• Investment interest expense and investment expenses
Same as House bill except:
  • Keeps home mortgage limit at $1 million
  • Eliminates all state and local tax deductions
Itemized Deductions Eliminated Eliminates the following:
  • Casualty losses, but preserves casualty losses for federally declared disaster areas
  • Tax preparation expenses
  • Alimony (not taxable to recipient)
  • Moving expenses
  • Medical expenses
  • Unreimbursed employee expenses, including certain education expenses
Same as House bill except:
  • Retains deductions for medical expenses
  • Retains deductions for unreimbursed employee expenses
Standard Deduction/Personal Exemptions/Dependent Exemptions Raises standard deduction to $24,400. Eliminates personal and dependent exemptions. Same as House bill, but standard deduction would be $24,000.
Child Tax Credit Child tax credit of $1,600 with phaseout beginning at $230,000 income level. Child tax credit of $2,000 with phaseout beginning at $500,000 income level.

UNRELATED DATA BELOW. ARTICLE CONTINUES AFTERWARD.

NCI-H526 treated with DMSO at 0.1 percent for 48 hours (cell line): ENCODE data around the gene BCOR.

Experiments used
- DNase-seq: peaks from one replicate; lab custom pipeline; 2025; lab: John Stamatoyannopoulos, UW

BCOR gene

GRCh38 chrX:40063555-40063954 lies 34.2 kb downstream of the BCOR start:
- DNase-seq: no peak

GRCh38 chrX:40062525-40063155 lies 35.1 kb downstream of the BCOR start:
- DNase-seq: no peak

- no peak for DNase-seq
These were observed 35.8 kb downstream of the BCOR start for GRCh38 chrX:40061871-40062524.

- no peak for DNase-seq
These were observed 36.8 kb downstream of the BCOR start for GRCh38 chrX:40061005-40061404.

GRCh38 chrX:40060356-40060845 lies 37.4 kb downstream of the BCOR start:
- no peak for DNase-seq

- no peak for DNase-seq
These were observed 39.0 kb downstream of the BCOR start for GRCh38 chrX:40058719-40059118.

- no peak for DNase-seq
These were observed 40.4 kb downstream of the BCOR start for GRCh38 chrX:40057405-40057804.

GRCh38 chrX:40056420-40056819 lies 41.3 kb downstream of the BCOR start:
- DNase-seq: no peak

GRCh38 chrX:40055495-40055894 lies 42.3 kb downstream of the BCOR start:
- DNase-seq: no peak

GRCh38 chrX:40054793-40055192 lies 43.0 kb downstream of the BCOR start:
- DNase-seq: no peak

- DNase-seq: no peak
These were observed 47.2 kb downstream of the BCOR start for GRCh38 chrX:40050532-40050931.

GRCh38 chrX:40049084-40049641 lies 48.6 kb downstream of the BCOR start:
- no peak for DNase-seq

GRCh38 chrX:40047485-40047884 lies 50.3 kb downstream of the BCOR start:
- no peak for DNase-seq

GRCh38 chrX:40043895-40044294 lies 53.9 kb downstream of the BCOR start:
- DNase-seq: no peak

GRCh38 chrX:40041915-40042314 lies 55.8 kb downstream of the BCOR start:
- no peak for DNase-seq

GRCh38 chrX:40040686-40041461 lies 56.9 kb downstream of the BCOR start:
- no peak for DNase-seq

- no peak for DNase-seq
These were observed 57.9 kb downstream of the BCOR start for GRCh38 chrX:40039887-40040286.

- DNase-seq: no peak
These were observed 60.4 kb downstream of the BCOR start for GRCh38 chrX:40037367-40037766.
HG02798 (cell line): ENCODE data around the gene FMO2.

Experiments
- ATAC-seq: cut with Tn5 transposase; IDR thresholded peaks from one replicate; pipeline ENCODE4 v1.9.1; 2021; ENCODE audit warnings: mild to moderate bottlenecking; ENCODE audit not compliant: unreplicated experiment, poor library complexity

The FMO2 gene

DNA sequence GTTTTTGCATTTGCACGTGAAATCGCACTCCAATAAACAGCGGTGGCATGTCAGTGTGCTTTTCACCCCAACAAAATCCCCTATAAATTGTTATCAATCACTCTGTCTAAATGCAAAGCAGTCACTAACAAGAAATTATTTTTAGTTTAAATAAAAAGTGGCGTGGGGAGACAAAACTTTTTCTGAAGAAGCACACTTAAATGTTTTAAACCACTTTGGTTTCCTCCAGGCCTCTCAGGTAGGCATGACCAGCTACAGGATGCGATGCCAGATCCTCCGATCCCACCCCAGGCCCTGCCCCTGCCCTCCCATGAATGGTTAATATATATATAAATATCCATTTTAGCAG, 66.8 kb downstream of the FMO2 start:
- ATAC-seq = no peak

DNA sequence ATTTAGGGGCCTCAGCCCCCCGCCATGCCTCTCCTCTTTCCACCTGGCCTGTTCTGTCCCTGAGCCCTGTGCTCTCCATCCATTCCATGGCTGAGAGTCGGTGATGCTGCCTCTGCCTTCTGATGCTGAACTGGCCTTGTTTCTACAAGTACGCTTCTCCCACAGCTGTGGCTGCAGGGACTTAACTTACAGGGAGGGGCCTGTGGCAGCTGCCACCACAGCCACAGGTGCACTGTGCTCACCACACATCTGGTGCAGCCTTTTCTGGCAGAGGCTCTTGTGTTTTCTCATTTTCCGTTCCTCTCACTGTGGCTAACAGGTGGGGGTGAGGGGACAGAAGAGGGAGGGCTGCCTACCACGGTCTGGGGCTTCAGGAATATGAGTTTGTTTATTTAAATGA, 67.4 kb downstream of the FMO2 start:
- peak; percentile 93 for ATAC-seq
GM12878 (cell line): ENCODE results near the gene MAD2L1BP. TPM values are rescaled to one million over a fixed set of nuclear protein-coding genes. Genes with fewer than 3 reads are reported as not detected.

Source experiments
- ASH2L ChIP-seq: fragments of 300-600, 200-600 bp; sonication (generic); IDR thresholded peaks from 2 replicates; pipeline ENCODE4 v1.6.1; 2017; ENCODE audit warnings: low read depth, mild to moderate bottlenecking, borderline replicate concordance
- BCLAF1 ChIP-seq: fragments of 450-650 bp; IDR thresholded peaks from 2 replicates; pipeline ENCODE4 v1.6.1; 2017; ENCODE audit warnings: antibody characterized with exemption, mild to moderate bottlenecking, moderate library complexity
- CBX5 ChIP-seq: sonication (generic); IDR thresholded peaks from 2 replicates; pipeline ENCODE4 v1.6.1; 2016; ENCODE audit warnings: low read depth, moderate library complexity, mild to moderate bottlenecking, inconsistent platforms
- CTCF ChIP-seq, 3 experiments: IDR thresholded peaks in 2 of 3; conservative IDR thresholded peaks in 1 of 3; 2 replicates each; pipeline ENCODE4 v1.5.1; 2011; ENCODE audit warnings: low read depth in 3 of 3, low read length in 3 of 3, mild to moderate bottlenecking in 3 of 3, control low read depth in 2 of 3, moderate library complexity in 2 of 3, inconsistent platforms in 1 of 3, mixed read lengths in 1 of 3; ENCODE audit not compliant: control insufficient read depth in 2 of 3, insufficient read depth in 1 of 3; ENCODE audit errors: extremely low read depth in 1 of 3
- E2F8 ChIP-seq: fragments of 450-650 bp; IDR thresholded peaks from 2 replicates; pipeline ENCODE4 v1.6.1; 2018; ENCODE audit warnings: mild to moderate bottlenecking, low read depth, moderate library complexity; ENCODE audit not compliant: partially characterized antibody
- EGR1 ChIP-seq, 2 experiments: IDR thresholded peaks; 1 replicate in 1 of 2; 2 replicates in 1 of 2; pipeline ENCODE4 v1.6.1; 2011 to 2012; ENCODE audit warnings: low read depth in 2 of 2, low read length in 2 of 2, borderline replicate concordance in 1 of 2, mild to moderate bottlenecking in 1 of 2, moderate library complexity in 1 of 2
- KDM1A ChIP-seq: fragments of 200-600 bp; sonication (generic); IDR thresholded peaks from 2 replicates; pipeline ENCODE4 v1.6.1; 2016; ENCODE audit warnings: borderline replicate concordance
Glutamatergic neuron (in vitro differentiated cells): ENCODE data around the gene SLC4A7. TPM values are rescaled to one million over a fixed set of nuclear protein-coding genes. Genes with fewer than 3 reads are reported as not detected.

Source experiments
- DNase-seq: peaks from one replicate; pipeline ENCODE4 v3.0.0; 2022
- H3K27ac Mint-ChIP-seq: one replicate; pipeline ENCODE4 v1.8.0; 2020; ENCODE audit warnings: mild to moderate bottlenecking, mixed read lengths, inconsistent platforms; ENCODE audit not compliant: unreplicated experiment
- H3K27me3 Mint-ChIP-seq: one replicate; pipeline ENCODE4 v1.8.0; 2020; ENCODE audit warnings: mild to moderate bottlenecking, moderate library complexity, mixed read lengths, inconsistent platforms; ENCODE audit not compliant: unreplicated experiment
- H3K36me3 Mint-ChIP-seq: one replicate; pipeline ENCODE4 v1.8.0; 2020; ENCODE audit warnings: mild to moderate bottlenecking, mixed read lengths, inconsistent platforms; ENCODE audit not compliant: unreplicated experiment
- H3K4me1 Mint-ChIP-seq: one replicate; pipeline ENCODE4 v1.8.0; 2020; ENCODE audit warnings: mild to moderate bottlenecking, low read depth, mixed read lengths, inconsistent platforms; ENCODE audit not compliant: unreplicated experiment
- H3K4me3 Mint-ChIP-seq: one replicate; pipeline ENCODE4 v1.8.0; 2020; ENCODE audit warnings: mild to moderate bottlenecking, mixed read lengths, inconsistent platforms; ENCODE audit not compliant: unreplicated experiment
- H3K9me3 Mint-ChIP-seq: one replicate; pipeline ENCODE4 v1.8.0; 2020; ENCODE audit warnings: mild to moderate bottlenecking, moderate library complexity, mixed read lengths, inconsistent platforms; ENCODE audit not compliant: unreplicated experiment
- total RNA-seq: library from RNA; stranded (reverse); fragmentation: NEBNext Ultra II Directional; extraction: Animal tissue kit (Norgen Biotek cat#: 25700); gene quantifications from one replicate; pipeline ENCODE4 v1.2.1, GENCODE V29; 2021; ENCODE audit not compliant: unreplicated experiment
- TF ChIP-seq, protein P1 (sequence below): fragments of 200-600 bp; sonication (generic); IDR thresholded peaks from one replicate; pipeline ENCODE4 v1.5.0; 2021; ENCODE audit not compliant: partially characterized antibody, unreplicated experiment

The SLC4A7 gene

Estate Tax Doubles estate tax exemption from $5 million to $10 million. Eliminates estate tax in 2024. Same as House bill but does not eliminate estate tax.

  House Senate
International Tax Adopts modified territorial system with benefits available only for corporations with foreign subsidiaries. Same as House bill.
Deemed Repatriation of Foreign Profits Deemed repatriation of foreign profits at Dec. 31, 2017; 14 percent rate on foreign profits held in cash and 7 percent on the remainder. Tax payable over eight years. Same as House bill, but deemed repatriation at 10 percent rate on foreign profits held in cash and 5 percent on the remainder.

Once the Senate passes a bill, the two chambers of Congress will have to reconcile the differences that exist. Many experts expect that because the legislative process is much slower and more difficult in the Senate, the House might just concur with the Senate product.

Contact us

Peter Judge
Howard Wagner - social
Howard Wagner
Partner, National Tax Services